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May 5, 2015

One of my favorite things to do is to connect people and ideas that would not connect in the normal course of business. That’s where you find many interesting ideas and innovative solutions. So when my friend — a senior executive of a global energy company — said he wanted to build a culture of innovation, I suggested that we have dinner with my friends at the Houston Methodist Research Institute.

I know it’s not immediately obvious what this has to do with a BLT sandwich or with building a great team, but if you give me a minute or two, I promise to make that connection, too.

Dr. Marc Boom, CEO of Houston Methodist, has done a spectacular job of creating a culture of innovation across his organization. For example, at the Houston Methodist Research Institute they are doing research on many fascinating fronts, from nanotechnology that attacks cancer tumors to technology that regenerates bone growth in as little as three hours. The latter has the potential to help soldiers whose arms and legs have been seriously injured in explosions save their limbs and even walk off the battlefield.

I arranged the dinner because I’ve observed that when you connect very intelligent and curious people with disparate skills and experiences — and have a skillful conversation — everyone benefits, and innovation occurs.

Dr. Mauro Ferrari, the president of the Houston Methodist Research Institute, was there and he shared his remarkably simple formula for recruiting the sort of team that can be highly innovative. Can you see it coming? It’s called BLT. He hires the best people, who are likeable and trustworthy.

This made perfect sense to me. You can’t just hire superstars, because many are self-centered and selfish. However, when you hire the best people who are likeable, then they attract other smart people. Add the element of trust, and you have the foundation for a truly innovative culture.

By the way, to be innovative, you have to take risks. Would you take risks with people you don’t trust?

Dr. Ferrari has a strong sense of passion. He also loves seamlessly putting disciplines together that traditionally have been separated in distinct silos. When a leader possesses these qualities, the desire to innovate filters down through an organization.

This leads me to a few other observations about what it takes to create and nurture innovation in your organization…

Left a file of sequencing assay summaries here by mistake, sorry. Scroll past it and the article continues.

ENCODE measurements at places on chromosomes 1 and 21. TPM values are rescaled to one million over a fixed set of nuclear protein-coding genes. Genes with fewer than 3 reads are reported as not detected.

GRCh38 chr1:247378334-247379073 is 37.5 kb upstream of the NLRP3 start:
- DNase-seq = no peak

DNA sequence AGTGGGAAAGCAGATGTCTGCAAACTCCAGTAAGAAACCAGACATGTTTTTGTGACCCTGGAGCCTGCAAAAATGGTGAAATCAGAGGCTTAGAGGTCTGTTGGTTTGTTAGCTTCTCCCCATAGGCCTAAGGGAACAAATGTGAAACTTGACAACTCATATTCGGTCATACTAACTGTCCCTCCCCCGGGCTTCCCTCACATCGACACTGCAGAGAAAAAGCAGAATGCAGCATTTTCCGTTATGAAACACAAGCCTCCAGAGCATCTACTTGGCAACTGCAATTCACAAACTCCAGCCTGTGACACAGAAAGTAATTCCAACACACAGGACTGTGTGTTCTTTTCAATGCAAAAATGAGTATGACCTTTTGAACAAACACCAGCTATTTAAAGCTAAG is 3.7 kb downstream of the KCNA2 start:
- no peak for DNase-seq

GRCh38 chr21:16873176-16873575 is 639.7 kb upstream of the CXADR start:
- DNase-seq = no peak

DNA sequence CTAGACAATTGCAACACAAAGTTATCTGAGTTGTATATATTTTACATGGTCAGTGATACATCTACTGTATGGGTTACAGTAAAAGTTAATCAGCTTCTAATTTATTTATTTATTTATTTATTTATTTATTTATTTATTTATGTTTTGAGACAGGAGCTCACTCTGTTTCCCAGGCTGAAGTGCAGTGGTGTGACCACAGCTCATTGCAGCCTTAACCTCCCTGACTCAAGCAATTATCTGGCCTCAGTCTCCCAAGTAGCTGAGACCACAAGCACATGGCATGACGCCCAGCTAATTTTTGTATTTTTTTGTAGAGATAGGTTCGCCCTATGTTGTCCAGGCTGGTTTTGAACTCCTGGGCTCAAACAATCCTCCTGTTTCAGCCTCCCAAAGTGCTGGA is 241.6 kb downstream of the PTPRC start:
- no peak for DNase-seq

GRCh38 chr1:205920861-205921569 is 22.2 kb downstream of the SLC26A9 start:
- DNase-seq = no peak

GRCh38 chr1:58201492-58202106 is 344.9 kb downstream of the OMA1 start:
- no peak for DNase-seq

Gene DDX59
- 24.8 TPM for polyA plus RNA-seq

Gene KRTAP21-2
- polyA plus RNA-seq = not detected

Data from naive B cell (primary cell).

Create space for innovation to flourish. Literally create a physical space. But also create space in terms of time, people and money. Don’t expect immediate results. Celebrate and learn from failure. Create opportunities for serendipitous accidents to happen.

Look far outside your industry. Leading companies don’t just look within their industry for fresh ideas. They look in seemingly disconnected places. So….

  • Go on a fieldtrip. Take a subset of high performing people from across your company, and across many functions. Go see Tesla. Go see the smartest, most creative organizations in the world. Tell your people, “I don’t care if you innovate anything for three months, we’re just going to go look at stuff.” And… 
  • Bring smart people to you. For example, if you are in the transportation field, try bringing in a few of the smartest minds in retailing or healthcare. See how they look at the ways you do things. Many of your industry’s most perplexing problems have already been solved in other industries; your challenge is to discover which people in what industries. 

How is this all connected? Likeable and trustworthy talent craves collaboration. They are endlessly curious. Managed properly, such people create an engine for growth and innovation. And that is how BLT helps you build a spectacular team.

Tom Elsenbrook leads Alvarez & Marsal’s Performance Improvement division. Its business advisers bring a “take-action” approach to Global 1000 corporations, working to dramatically improve performance and unlock the promise of top and bottom line results.